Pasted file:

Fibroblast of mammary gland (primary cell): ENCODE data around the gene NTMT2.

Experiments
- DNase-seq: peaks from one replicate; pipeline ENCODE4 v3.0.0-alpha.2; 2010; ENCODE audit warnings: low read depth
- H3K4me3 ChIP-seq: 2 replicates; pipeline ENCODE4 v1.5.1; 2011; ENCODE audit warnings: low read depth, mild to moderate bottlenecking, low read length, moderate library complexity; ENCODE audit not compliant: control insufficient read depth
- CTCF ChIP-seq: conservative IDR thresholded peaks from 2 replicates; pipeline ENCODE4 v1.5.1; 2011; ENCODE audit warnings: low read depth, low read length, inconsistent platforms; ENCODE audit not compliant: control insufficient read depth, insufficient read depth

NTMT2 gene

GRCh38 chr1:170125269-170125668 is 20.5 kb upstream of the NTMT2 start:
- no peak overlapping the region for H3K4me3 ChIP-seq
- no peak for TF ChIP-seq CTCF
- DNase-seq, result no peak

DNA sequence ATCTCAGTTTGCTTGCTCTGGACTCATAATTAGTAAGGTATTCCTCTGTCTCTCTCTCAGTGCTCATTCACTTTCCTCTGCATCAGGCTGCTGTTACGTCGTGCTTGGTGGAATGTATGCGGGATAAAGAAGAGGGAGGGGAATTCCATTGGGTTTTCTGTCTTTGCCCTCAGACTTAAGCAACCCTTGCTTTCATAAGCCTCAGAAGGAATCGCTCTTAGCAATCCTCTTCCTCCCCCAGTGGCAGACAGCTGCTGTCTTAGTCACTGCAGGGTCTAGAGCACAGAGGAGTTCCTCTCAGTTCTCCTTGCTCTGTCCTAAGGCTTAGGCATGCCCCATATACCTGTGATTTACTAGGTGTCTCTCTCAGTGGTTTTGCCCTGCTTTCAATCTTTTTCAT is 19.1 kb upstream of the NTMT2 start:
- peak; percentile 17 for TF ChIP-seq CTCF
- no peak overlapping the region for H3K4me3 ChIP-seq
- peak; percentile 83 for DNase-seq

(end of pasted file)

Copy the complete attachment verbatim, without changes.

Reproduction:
Fibroblast of mammary gland (primary cell): ENCODE data around the gene NTMT2.

Experiments
- DNase-seq: peaks from one replicate; pipeline ENCODE4 v3.0.0-alpha.2; 2010; ENCODE audit warnings: low read depth
- H3K4me3 ChIP-seq: 2 replicates; pipeline ENCODE4 v1.5.1; 2011; ENCODE audit warnings: low read depth, mild to moderate bottlenecking, low read length, moderate library complexity; ENCODE audit not compliant: control insufficient read depth
- CTCF ChIP-seq: conservative IDR thresholded peaks from 2 replicates; pipeline ENCODE4 v1.5.1; 2011; ENCODE audit warnings: low read depth, low read length, inconsistent platforms; ENCODE audit not compliant: control insufficient read depth, insufficient read depth

NTMT2 gene

GRCh38 chr1:170125269-170125668 is 20.5 kb upstream of the NTMT2 start:
- no peak overlapping the region for H3K4me3 ChIP-seq
- no peak for TF ChIP-seq CTCF
- DNase-seq, result no peak

DNA sequence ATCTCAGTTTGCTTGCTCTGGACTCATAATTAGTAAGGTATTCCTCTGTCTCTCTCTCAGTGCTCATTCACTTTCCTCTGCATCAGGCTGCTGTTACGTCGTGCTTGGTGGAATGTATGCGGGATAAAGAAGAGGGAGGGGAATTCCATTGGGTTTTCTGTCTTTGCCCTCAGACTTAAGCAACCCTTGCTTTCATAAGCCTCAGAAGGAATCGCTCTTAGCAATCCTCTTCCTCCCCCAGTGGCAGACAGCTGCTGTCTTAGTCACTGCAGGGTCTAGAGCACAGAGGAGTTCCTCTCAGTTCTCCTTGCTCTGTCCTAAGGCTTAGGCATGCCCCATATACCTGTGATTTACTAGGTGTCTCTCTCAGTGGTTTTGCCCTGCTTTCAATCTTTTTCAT is 19.1 kb upstream of the NTMT2 start:
- peak; percentile 17 for TF ChIP-seq CTCF
- no peak overlapping the region for H3K4me3 ChIP-seq
- peak; percentile 83 for DNase-seq